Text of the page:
The Rules of Tennis state that you aren’t allowed to change the tension of your racket strings whilst a point is being played. (Lower tensions generally provide more power and less impact to the arm: higher tensions offer more control and better spin).
It seems, at least until some official body rules against it, that it’s perfectly ok to change one’s racket tension before every point.
In a game that’s constantly being accused of being boring because of the dominance of fast serves, it would certainly increase audience interest if players took advantage of this and attempted to anticipate the optimal string tension for a forthcoming point (based on eg how well they are currently returning serve or in attempts to protect a wrist injury).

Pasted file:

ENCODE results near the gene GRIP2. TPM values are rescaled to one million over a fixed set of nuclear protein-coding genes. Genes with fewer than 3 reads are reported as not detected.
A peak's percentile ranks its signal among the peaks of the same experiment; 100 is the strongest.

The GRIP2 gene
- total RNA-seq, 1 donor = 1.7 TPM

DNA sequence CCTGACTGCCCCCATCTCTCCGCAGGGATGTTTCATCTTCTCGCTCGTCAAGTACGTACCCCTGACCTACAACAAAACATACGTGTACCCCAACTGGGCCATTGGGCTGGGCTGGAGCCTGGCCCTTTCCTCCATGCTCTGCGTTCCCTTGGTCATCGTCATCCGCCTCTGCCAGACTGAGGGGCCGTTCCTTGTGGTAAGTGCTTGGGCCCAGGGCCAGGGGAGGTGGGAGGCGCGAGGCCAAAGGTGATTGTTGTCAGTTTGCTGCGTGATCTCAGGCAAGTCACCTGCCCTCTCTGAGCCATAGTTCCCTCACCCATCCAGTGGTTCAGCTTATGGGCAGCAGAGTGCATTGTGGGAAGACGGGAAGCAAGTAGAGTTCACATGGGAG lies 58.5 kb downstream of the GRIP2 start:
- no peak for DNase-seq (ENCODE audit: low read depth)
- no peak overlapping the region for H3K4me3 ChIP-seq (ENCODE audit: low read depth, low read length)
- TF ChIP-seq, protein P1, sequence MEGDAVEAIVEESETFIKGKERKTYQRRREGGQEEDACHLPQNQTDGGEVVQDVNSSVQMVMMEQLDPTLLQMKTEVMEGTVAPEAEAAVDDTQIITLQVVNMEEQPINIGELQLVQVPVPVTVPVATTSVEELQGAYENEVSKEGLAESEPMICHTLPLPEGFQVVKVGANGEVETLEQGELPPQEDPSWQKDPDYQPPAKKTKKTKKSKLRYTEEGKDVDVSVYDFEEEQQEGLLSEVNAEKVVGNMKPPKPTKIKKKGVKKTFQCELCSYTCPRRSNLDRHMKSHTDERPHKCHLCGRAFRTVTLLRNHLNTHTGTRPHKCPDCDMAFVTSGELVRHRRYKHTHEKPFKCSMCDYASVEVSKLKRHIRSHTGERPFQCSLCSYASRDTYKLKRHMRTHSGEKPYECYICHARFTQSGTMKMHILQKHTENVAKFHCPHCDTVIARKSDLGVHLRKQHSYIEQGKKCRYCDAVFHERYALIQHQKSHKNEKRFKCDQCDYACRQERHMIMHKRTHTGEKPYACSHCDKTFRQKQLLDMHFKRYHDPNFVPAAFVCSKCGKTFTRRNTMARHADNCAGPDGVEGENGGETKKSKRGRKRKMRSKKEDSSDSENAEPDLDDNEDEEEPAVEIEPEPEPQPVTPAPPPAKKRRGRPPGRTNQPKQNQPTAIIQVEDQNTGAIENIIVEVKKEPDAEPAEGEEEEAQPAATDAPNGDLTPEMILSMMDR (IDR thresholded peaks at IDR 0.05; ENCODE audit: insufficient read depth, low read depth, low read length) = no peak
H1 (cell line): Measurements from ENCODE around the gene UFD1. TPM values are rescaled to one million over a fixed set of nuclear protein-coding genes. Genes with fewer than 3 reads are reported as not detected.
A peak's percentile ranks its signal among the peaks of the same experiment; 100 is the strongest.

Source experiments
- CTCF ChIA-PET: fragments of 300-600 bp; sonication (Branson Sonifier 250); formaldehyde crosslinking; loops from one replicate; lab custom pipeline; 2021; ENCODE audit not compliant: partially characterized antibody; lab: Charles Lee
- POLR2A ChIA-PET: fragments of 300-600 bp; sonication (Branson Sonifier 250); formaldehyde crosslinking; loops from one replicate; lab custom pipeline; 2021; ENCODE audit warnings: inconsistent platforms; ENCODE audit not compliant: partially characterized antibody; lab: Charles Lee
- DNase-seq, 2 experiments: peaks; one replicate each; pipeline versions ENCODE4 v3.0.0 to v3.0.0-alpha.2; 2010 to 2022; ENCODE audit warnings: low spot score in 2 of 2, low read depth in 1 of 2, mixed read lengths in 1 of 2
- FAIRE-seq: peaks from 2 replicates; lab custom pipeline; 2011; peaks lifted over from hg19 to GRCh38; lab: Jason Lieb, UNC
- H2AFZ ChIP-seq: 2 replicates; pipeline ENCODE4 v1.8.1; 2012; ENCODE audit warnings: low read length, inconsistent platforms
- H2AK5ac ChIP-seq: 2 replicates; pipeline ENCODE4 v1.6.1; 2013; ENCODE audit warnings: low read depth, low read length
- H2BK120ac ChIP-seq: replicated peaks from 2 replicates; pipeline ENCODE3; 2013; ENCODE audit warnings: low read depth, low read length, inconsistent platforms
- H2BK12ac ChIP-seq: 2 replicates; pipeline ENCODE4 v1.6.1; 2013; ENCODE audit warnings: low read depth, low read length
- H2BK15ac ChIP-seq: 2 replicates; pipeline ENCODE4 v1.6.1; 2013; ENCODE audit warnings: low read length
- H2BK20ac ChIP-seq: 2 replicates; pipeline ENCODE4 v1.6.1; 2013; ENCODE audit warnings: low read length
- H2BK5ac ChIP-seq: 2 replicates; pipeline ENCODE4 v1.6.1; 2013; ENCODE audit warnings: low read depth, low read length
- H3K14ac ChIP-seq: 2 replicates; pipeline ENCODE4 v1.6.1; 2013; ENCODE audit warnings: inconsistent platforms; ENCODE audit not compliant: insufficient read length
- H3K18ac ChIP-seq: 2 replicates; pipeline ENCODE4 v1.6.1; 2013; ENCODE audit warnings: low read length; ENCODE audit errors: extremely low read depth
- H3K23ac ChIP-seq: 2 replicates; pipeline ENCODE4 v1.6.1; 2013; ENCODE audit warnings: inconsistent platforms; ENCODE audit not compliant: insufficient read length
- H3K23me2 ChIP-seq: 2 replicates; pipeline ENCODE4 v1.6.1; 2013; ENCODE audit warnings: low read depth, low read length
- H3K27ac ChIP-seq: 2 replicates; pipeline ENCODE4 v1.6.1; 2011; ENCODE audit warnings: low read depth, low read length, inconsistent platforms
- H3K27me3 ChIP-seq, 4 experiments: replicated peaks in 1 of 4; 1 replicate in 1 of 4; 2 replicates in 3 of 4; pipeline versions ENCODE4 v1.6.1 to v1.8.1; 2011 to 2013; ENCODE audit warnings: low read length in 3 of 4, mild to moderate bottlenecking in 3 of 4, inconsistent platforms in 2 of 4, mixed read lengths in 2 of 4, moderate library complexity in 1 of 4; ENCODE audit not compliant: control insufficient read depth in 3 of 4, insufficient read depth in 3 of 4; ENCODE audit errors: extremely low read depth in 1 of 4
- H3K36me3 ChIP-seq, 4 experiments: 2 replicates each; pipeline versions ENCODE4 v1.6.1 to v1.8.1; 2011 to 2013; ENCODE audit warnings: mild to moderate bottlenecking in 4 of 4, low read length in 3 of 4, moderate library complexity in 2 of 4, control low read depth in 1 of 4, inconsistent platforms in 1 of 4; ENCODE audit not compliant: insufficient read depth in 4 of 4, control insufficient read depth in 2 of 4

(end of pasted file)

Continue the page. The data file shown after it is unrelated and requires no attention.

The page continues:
Today’s invention is a screw-driven wedge device in the handle of a racket that would, without changing the shape of the head, boost or decrease the tension in the strings. This could be made operable without showing an opponent any new setting which had been selected.